This is my third book from Ruth Ware and to be totally honest, it’s my least favorite. I was actually expecting this to be the best Ruth’s books because I’ve such hype around it, especially in bookstores.
The synopsis (like all of Ruth’s books) sounds amazing and I expected The Woman in Cabin 10 to be an insane psychological thriller that I would read in one sitting. And even though I did read it fairly quickly, it wasn’t as captivating as I hoped it would be.
I loved the concept but I really didn’t like the characters. With the characters always being drunk or constantly drinking, it was annoying and that alone made me want to quit reading the book.
Some of the things through out this book didn’t really make sense to me and I think it could have been edited better.
The pace was a slow burn, which I’m okay with, but when the plot kicked into gear, I really started to enjoy the book so much more.
Overall, The Woman in Cabin 10 was hit and miss with me. For everything I liked, there was two things I didn’t like. I think this book had a lot of potential but it missed the mark with me.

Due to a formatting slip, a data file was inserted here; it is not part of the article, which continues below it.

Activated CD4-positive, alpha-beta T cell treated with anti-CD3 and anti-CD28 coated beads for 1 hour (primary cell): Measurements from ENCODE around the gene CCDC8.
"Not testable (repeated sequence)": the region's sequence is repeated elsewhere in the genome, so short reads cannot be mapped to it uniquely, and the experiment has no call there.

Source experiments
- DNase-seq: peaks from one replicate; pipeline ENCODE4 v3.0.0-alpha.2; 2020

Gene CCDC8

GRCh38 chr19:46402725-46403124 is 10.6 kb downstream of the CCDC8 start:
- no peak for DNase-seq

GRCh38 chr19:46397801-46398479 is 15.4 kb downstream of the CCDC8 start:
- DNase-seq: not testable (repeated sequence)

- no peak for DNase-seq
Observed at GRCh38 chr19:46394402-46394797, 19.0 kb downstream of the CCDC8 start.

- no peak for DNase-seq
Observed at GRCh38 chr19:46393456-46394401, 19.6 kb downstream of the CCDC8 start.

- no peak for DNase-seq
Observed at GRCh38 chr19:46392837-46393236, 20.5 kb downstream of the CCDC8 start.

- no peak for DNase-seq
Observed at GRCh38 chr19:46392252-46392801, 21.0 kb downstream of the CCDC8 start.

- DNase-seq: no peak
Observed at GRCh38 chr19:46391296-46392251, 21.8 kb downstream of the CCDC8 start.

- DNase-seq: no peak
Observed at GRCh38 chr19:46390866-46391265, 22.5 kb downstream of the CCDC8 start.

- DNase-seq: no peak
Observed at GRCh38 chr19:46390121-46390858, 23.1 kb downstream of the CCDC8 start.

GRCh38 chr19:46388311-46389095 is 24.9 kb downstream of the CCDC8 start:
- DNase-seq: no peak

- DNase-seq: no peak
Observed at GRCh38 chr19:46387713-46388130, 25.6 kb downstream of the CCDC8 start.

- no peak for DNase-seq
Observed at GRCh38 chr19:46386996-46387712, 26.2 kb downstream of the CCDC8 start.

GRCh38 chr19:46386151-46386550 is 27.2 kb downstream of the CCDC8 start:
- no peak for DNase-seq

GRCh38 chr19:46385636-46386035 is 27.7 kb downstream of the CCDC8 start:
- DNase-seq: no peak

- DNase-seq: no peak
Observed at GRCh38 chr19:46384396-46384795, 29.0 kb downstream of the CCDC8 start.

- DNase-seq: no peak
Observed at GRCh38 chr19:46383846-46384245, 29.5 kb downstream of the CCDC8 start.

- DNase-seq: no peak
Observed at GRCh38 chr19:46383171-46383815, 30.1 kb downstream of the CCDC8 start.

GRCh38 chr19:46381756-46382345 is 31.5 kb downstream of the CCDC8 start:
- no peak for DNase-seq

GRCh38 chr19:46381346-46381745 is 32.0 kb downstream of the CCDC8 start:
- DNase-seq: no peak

Review: A Map for Wrecked Girls by Jessica Taylor

29359948A Map for Wrecked Girls by Jessica Taylor

Expected publication: August 15th 2017

We sat at the edge of the ocean—my sister Henri and I—inches apart but not touching at all. We’d been so sure someone would find us by now.

Emma had always orbited Henri, her fierce, magnetic queen bee of an older sister, and the two had always been best friends. Until something happened that wrecked them.

I’d trusted Henri more than I’d trusted myself. Wherever she told me to go, I’d follow.

Then the unthinkable occurs—a watery nightmare off the dazzling coast. The girls wash up on shore, stranded. Their only companion is Alex, a troubled boy agonizing over his own secrets. Trapped in this gorgeous hell, Emma and Alex fall together as Emma and Henri fall catastrophically apart.